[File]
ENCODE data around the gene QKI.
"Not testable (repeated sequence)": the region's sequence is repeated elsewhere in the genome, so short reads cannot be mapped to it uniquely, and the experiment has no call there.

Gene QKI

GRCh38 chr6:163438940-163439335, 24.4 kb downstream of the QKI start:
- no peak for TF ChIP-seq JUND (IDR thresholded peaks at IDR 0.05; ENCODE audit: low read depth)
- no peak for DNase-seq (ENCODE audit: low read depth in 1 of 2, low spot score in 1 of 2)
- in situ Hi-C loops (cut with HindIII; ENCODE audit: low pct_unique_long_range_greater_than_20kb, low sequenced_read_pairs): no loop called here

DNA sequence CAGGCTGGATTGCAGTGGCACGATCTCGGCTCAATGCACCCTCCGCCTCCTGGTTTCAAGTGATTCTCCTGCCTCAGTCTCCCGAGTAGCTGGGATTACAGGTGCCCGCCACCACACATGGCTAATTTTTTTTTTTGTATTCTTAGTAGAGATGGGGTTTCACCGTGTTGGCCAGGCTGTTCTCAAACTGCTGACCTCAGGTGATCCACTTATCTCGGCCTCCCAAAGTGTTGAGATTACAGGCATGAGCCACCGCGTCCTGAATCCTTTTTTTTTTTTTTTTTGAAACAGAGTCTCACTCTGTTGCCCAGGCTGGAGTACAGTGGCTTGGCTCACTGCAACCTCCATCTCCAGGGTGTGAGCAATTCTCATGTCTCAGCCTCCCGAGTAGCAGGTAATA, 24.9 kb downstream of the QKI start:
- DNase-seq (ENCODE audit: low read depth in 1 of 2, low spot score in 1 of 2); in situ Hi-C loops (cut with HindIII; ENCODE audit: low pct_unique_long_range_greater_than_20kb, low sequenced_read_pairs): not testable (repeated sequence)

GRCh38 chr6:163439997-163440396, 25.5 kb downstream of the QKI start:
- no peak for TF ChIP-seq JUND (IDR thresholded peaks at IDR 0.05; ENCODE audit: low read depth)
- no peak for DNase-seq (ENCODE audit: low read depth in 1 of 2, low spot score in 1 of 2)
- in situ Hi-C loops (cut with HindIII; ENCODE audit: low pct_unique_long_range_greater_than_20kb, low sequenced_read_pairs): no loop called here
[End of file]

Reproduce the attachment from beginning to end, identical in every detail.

ENCODE data around the gene QKI.
"Not testable (repeated sequence)": the region's sequence is repeated elsewhere in the genome, so short reads cannot be mapped to it uniquely, and the experiment has no call there.

Gene QKI

GRCh38 chr6:163438940-163439335, 24.4 kb downstream of the QKI start:
- no peak for TF ChIP-seq JUND (IDR thresholded peaks at IDR 0.05; ENCODE audit: low read depth)
- no peak for DNase-seq (ENCODE audit: low read depth in 1 of 2, low spot score in 1 of 2)
- in situ Hi-C loops (cut with HindIII; ENCODE audit: low pct_unique_long_range_greater_than_20kb, low sequenced_read_pairs): no loop called here

DNA sequence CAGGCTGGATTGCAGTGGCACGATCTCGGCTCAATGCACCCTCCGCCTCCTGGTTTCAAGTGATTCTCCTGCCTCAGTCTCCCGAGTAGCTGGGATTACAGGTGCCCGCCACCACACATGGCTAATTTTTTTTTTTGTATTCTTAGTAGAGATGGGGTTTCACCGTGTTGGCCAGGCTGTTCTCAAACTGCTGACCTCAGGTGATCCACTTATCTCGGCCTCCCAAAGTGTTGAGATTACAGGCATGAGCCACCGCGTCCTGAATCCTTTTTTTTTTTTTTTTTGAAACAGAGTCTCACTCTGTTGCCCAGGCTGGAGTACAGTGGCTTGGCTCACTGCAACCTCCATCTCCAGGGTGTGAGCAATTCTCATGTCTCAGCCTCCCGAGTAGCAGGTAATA, 24.9 kb downstream of the QKI start:
- DNase-seq (ENCODE audit: low read depth in 1 of 2, low spot score in 1 of 2); in situ Hi-C loops (cut with HindIII; ENCODE audit: low pct_unique_long_range_greater_than_20kb, low sequenced_read_pairs): not testable (repeated sequence)

GRCh38 chr6:163439997-163440396, 25.5 kb downstream of the QKI start:
- no peak for TF ChIP-seq JUND (IDR thresholded peaks at IDR 0.05; ENCODE audit: low read depth)
- no peak for DNase-seq (ENCODE audit: low read depth in 1 of 2, low spot score in 1 of 2)
- in situ Hi-C loops (cut with HindIII; ENCODE audit: low pct_unique_long_range_greater_than_20kb, low sequenced_read_pairs): no loop called here